It never ceases to amaze me just how much people in our industry have been either misled or misinformed concerning technical and code information. I often encounter installers, authorities having jurisdiction, engineers, owners and architects who believe that what they “know” about fire alarm systems or the code process is “gospel.”

It starts when a building owner meets with an architect and engineering team. The owner describes what he or she wants and states that he wants this building to “just meet code.” Do you think anyone in that meeting understands what that really means? What do you think it means?

First of all, the owner thinks that, by asking the architect and engineering team to “just meet code,” he or she will get a fire safe building while avoiding all of those “frills and extras” that could be added by the design team to “gild the lily.” What the owner will get is a building that has been designed to be minimally safe. Should fire occur, it will not cause a conflagration (like the great Chicago fire). But, there is a good chance that substantial damage will occur to the building.

The architect will have little knowledge of what it takes to make the building fire safe. That is really not his or her concern. After all, when he or she went through architectural school, not one course discussed fire safety. The overriding position was (and is), “Simply follow the building code, and hope the building code requirements will not affect the ‘fabric of the design.’”

The engineering team will normally interpret the owner’s request to “just meet code” as a mandate. They must make their fire alarm system design meet the barest minimum requirements of the building code in force in that jurisdiction. Hopefully they will also know that the National Electrical Code, NFPA 70, and the National Fire Alarm and Signaling Code, NFPA 72, are a necessary part of these design requirements.

The next person in this chain is the authority having jurisdiction (AHJ). Most people in the chain assume this person knows the various code requirements, understands the operation of all fire alarm systems, and will have a few extra requirements. At the very least, the architectural and engineering teams will assume the AHJ will have a different interpretation of the codes.

All of these individuals involved thus far have no real concept of what the owner wants.

The owner then tells the architectural and engineering teams that he does not want any of their services after design approval and the city issues a permit. The owner assumes he or she can save money by not paying for engineering follow-up services. After all, the city building, electrical and fire inspectors will ensure that everything “meets code.”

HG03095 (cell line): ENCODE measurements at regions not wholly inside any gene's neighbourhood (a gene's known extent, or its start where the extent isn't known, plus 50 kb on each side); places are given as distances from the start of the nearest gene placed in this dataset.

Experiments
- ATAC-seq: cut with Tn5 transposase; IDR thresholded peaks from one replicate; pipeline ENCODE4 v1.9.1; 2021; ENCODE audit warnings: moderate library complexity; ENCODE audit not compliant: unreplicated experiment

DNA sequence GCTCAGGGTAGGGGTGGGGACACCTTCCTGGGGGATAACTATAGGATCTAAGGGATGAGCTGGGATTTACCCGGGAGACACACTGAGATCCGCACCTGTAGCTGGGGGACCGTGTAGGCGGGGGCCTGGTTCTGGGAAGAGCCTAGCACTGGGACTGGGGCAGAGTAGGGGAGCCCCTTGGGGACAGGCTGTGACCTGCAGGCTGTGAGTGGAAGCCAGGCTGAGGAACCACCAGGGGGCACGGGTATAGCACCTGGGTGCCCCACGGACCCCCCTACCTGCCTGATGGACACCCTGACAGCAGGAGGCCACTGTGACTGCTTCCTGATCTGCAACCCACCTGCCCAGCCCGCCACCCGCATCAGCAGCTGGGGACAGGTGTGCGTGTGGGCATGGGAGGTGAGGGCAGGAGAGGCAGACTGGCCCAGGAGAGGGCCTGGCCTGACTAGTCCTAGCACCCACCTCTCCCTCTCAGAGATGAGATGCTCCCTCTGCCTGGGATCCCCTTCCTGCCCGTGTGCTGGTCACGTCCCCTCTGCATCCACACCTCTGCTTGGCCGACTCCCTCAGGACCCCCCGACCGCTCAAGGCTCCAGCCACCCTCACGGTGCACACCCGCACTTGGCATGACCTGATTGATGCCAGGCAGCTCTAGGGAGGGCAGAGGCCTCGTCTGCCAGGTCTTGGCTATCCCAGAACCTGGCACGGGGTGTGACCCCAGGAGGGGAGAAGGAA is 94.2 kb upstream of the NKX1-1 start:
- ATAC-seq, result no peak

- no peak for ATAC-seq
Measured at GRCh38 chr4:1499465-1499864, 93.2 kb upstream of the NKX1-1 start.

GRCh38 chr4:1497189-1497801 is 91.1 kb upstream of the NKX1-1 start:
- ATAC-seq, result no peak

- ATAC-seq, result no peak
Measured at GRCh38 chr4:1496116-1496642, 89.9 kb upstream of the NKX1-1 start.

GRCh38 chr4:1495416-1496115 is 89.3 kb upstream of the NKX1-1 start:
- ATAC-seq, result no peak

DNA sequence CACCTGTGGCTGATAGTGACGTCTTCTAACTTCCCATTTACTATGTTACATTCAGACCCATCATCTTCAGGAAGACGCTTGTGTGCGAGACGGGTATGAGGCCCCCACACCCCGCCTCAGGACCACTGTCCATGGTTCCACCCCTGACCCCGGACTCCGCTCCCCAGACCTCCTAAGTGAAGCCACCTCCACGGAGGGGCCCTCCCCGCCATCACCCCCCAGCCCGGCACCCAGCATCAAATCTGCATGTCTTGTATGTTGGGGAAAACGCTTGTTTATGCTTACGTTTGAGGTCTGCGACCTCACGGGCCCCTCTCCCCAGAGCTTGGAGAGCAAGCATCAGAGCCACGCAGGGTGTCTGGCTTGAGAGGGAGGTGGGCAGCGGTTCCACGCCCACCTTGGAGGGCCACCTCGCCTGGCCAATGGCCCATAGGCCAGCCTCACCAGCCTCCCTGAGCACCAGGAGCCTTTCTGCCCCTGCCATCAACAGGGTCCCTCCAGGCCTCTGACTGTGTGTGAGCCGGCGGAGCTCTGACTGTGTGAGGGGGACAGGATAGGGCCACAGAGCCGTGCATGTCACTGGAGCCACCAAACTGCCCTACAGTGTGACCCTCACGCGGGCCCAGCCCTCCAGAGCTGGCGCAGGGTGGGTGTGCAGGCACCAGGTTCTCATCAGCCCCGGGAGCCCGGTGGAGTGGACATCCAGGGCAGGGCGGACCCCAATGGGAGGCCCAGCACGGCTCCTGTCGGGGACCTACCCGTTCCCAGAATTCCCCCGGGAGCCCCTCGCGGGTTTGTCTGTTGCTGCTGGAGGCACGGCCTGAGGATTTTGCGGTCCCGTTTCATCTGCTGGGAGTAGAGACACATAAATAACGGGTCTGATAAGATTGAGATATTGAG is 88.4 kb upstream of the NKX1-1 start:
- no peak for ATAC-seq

What a common misconception. Indeed, these inspectors will help ensure the building and the fire alarm system “meets code.” But each inspector will base his or her inspection on what he or she knows or believes to be true. The owner assumes the inspectors have been trained to understand the myriad building fire protection systems and will be qualified to thoroughly inspect those systems.

The inspectors will not ensure the contractor has followed the specifications developed by the engineer. They won’t do the engineer’s job. They will only protect the community from this new building causing a conflagration. Nothing else is or should be required of them.

So we’ve got this far, and now the contractor gets to interpret how his or her installation will “just meet code.” Again, we hope that the contractor realizes there is more than one code to meet and will at least perform to the minimum requirements of the applicable editions of NFPA 70 and NFPA 72.

Obviously, I have taken a long time to get to this point (and believe it or not, there is a point to this). What could have been done differently given the initial scenario? The architect and engineering team could have asked one question that would focus the owner’s attention to fire protection goals rather than the “just meet code” syndrome. They could have asked, “What do you want to have left after the fire?” Such a question will surely make the owner stop and think before going forward!

The other important issue—that becomes apparent during my scenario—is the lack of knowledge of the professionals involved in the process. You and I assume that both the design professionals and the inspectors would not allow something like I’ve described to happen. That is a wrong assumption.

So what do we do about these common misconceptions and misinformation? You and I have an obligation to teach ourselves, and the other professionals mentioned above, what codes affect fire alarm system installations. We have an obligation to obtain qualified interpretations of codes and standards and share that information with other professionals in our jurisdictions. And we have an obligation to ferret out and dispel these common misconceptions that exist in our industry. Leaders in this effort can make change happen!